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Posted by rcdrye on Monday, January 15, 2018 8:58 AM

I left River Forest in 1970.  At the time, the Lake Street bridge was still double track, and still had boards and hangers for Chicago & West Towns Railway streetcar wire (C&WT went to buses in 1947).  The C&NW bridge was double track, and the double track extended to the junction with the CGW/C&NW in Forest Park.  The piers and abutments for the C&NW bridge show clearly that they had carried double track at one time. Looking at Street View it appears that the eastern span was retained, as cut off transverse I-beams can be seen on the west side below the plate girders,  The pads to raise the bridge's elevation are also clearly visible in photos from street level  Making the Lake Street bridge single track was easy since it is a deck girder design, so it only involved moving the track to the center of the structure and raising it a foot or two.  The other bridges (Chicago Ave., Oak St, Washington Blvd) are all double track through girder - none of them have full-height clearance for trucks. I don't know what year the changes were made as I didn't see the C&NW bridge between 1970 and 1990, and I wasn't where I could see the track changes.  I guess I assumed the changes were made along with the other changes for double stacks, like raising the Belt Railway bridge at Kenton.

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Posted by YoHo1975 on Monday, January 15, 2018 1:44 PM
Yeah, the Sat view clearly shows that the bridge was moved. It is possible it was raised sometime in the 80s or 90s. Certainly I would have remembered such construction I would think and I don't, but certainly it was single track well before that point so if it was raised more recently it was done separately. That would have been major work.
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Posted by CShaveRR on Monday, January 15, 2018 8:33 PM

Stack trains became a reality in 1983 or 1984.  At that point, they could not be run under the Soo at River Forest.  The interim solution was to lower the south track of the CNW main line significantly to provide permissible clearance for stack cars (and high auto racks).  Eventually, though the bridge itself was raised and the dip in the track was leveled out again.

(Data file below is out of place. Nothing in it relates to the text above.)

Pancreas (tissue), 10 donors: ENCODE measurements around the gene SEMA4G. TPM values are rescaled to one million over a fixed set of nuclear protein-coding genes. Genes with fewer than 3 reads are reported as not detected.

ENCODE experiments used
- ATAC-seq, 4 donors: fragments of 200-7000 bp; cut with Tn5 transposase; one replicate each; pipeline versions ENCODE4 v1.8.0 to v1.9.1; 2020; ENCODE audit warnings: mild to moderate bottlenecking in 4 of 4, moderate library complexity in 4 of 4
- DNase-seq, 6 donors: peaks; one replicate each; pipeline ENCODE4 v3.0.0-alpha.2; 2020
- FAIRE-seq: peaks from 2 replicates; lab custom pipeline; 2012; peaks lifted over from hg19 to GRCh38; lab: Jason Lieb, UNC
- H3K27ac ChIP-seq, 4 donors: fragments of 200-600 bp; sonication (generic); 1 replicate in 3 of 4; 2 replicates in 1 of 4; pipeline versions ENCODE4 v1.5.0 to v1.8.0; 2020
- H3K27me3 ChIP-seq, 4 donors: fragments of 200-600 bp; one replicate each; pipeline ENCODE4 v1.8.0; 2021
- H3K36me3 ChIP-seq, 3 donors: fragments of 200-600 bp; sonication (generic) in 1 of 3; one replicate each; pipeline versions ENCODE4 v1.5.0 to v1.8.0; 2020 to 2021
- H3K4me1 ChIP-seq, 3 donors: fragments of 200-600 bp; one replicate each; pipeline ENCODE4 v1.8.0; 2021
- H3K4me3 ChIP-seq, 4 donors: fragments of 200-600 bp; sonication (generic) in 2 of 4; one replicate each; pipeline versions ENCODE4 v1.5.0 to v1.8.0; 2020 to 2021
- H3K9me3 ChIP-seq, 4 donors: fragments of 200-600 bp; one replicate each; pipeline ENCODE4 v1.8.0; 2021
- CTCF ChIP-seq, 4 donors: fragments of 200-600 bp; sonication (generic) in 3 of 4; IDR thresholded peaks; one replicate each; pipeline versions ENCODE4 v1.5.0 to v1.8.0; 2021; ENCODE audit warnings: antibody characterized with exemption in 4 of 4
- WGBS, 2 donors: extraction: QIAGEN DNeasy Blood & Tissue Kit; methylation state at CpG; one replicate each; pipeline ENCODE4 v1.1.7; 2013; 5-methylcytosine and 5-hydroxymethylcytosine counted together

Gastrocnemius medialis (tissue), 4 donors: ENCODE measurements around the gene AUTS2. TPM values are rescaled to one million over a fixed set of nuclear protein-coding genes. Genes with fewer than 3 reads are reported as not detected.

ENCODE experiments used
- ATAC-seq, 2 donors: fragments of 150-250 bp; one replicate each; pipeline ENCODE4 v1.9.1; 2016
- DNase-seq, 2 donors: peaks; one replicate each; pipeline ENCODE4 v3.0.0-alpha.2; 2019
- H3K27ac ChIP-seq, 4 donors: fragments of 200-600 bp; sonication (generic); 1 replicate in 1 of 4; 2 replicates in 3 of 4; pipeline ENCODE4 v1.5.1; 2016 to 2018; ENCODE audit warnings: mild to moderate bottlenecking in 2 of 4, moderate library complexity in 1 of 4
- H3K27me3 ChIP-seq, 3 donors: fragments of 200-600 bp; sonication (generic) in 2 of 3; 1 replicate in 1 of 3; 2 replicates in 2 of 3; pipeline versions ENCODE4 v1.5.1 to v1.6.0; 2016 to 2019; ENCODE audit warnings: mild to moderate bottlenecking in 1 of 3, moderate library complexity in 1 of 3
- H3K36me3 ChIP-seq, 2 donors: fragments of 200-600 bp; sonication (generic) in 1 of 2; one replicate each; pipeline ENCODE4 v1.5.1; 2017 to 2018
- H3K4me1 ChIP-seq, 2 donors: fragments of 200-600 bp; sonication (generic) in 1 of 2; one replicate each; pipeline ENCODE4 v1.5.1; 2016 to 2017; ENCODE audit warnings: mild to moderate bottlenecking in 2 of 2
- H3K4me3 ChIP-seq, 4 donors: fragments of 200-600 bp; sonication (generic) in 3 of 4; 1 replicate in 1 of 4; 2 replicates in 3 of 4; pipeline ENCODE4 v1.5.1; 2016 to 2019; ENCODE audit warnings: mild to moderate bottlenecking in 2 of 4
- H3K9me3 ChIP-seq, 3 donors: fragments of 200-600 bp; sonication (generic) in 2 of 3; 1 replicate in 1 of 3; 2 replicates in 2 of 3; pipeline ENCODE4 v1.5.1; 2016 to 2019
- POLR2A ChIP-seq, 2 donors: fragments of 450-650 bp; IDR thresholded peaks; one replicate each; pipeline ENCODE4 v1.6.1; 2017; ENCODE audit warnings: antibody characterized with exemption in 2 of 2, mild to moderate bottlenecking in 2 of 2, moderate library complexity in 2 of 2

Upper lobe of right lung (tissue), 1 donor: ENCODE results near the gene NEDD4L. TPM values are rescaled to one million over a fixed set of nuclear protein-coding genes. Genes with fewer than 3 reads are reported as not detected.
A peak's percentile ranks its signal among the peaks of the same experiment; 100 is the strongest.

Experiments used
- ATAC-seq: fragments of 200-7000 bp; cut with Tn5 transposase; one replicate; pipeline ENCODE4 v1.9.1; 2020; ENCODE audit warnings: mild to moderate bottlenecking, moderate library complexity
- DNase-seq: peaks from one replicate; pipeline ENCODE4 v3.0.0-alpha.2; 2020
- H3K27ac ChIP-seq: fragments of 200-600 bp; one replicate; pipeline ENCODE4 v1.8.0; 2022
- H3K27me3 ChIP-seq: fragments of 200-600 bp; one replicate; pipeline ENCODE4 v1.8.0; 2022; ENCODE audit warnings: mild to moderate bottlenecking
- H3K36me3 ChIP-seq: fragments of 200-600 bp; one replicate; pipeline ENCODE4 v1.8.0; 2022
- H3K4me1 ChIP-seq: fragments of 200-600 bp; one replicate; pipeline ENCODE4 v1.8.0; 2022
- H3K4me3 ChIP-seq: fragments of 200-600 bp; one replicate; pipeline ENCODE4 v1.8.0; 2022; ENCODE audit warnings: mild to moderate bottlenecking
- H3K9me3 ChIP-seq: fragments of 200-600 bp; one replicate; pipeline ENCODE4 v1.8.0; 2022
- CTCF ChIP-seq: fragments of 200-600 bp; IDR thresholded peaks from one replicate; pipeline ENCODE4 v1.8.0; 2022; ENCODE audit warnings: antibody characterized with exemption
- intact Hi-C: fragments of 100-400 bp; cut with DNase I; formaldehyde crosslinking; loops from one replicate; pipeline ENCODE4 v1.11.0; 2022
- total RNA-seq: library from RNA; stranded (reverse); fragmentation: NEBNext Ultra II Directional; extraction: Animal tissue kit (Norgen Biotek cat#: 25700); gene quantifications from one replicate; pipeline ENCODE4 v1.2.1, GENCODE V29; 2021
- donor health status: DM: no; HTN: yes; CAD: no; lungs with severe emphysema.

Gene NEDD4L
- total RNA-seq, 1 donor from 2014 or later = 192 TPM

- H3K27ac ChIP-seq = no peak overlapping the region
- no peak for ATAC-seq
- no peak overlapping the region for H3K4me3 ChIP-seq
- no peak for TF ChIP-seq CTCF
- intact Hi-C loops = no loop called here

Should the CSX/WC track be abandoned, there is still a significant elevation change that could eventually be corrected.

Carl

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CAACSCOCOM--I don't want to behave improperly, so I just won't behave at all. (SM)

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Posted by YoHo1975 on Tuesday, January 16, 2018 10:59 PM

That dip is Certainly present. DO you know what year the bridge was raised? I find it hard to believe I would have missed this or forgotten it. If nothing else I would have seen the equipment from the Keystone Little league fields.

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Posted by rcdrye on Wednesday, January 17, 2018 10:22 AM

The embankment is significantly lower under the Soo/WC/CN bridge dating back to its original construction- the underpass on Keystone only clears 11 feet and floods regularly.  There is no underpass at Forest Avenue on the west side of the bridge nor is there one at Park Avenue on the east side. Franklin (two blocks east) only clears 10'8".